Entrepreneurial Intention: A Match Between Spirituality and Resilience

Entrepreneurial Intention: A Match Between Spirituality and Resilience

Clara Margaça (University of Salamanca, Spain), José Carlos Sánchez-García (University of Salamanca, Spain) and Brizeida Hernandez Sánchez (University of Salamanca, Spain)
DOI: 10.4018/978-1-7998-1802-1.ch001
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Entrepreneurial intention presumes that new business formation is a deliberately designed behavior and is the first step in new business formation. What is the basis of these intentions? In this review chapter, the authors consider spirituality has been seen as a strong predictor of a successful entrepreneur, who bases the company on personal values, that is, economic values are not the most important. If we consider spirituality as a form of intelligence that can be developed, it can be seen as a coping mechanism in the field of entrepreneurship, especially in decision making. A spiritual and resilient entrepreneur has the key to personal fulfillment and sustainable lifelong performance at extraordinary levels.
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Entrepreneurial intention is typically considered to be formed by a person’s attitude toward entrepreneurship, the prevailing social norms attached to it, and the person’s level of self-efficacy. Thus, entrepreneurial intention is a conscious state of mind that directs attention toward a specific goal or pathway in order to achieve the stated ambitions (Bird, 1988; Liñán & Fayolle, 2015). Recently, it has been pointed out as being a cognitive representation of the actions to be implemented by individuals who want to establish new companies (Fini, Grimaldi, Marzocchi, & Sobrero, 2009; Paço, Ferreira, Raposo, Rodrigues & Dinis, 2015).

Some authors see spirituality as being a strong predictor of a successful entrepreneur—one who bases the company on the personal values, (that is, non-economic values) as a priority element. Empirical studies (De Noble, McCandliss & Farah, 2007; Jackson & Konz, 2006; Judge & Douglas, 2013) indicate that religious beliefs are explanatory variables for a propensity towards entrepreneurship, suggesting a causal relationship between them; that is, when high spirituality indices are denoted, potential entrepreneurs tend to use religious criteria based on their decision-making. In turn, spiritual intelligence focuses on skills that predict functioning, adaptation, and ability to produce valuable products and services (Sunita & Anthuvan, 2015). This intelligence also predicts an individual's ability to evaluate his or her actions throughout life.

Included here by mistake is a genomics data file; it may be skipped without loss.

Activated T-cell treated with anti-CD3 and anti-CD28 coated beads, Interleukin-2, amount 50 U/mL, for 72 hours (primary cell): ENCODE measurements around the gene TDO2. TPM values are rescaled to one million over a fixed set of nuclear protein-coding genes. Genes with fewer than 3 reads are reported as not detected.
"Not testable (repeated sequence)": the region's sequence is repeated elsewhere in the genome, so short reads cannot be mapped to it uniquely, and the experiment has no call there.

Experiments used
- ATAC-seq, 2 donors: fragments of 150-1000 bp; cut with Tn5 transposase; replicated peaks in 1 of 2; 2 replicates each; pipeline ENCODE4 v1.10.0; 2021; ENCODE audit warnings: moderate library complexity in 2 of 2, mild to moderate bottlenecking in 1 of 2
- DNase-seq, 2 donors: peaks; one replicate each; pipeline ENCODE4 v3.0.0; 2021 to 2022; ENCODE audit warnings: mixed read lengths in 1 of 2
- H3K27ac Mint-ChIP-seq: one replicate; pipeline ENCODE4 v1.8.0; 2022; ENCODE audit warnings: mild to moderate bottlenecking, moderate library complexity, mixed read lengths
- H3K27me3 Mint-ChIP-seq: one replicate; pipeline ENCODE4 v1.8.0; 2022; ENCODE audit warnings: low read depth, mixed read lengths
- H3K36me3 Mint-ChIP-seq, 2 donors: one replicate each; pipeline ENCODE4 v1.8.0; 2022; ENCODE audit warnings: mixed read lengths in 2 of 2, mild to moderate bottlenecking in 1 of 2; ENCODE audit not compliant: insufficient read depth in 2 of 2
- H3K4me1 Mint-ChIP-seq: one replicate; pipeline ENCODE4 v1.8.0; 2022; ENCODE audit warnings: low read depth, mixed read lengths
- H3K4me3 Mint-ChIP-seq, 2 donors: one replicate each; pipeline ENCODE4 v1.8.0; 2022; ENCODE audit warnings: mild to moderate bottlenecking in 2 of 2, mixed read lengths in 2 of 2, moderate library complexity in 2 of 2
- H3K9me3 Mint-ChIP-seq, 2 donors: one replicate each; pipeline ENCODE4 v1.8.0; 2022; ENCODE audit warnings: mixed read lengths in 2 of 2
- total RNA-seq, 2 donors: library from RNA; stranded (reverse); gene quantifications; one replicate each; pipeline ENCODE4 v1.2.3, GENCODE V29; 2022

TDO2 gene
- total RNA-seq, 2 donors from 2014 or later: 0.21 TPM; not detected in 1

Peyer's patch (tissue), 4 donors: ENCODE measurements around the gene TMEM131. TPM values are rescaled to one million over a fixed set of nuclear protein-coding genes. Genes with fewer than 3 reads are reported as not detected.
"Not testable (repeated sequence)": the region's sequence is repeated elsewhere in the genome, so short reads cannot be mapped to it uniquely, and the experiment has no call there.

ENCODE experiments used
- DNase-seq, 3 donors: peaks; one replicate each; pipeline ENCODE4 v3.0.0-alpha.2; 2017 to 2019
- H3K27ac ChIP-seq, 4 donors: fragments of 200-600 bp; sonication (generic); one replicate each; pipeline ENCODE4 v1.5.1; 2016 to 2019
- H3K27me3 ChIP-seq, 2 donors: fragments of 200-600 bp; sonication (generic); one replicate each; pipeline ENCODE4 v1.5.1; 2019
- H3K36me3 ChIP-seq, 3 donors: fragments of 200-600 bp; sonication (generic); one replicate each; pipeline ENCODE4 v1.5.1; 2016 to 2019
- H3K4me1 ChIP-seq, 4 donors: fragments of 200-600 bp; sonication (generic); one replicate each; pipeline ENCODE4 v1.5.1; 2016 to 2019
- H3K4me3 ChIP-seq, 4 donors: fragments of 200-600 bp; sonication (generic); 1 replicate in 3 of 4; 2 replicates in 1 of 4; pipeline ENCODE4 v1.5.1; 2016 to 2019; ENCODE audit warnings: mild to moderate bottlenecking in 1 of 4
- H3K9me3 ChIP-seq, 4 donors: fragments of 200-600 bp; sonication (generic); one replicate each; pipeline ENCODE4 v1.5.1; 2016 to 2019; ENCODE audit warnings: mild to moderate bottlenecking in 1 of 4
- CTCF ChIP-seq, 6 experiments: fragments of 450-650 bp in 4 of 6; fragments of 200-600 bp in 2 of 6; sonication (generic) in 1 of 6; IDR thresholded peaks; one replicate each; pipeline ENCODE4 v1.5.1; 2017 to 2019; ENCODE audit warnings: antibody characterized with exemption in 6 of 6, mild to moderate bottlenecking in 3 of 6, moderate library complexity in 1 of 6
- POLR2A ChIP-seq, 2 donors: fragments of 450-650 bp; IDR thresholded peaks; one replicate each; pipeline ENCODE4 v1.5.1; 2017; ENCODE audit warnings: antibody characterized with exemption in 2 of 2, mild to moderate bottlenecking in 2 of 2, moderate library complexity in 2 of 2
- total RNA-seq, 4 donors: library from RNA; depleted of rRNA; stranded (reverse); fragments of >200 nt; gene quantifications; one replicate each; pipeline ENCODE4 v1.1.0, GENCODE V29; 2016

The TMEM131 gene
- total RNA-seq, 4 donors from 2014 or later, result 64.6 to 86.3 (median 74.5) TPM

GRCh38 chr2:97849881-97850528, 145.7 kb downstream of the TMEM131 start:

According to Pruzan (2011), an entrepreneurial intention based on spirituality begins to emerge as an inclusive, holistic and highly personal approach integrating, into a cohesive whole, the internal components of the subject—identity, purpose, social responsibility, and ethics (Sánchez, Ward, Hernández & Florez, 2017). Fogel, a 1993 Nobel laureate in economics, emphasizes the importance of spirituality in the new entrepreneurial economy and has identified resources and spiritual values essential to the economy, “such as a sense of purpose; opportunity and community; strong family; and work ethics” (2000, p.4). Weber (1979) argues that entrepreneurship does not develop only with acts motivated by economic interests, but also by internalized norms and values. Undoubtedly, the explanation of these premises is that the acquired mental and spiritual peculiarities of the social environment—especially the kind of education favored by the religious atmosphere of the family—determine the choice of the occupation; hence, of the career.

Psychology in general invested in the concept of resilience, which stems from physics in the 1950s, with the early studies of Emmy Werner and Ruth Smith (1955). The term resilience, in the context of entrepreneurship, refers to the existence—or construction—of adaptive resources in order to preserve the healthy relationship between the human being and their work in a changing environment. Researchers such as Shapero and Sokol (1982) suggest that the occurrence of critical events in the context of individuals’ lives may lead them to the decision to become entrepreneurs. According to Blatt (2009) and Vassura and Lima de Castro (2018), resilience is a dynamic adaptation process that allows entrepreneurs to continue to look towards the future despite harsh market conditions and despite the destabilizing events they must continually face. Thus, resilience is the capacity that an entrepreneur has in order to overcome particularly difficult circumstances.

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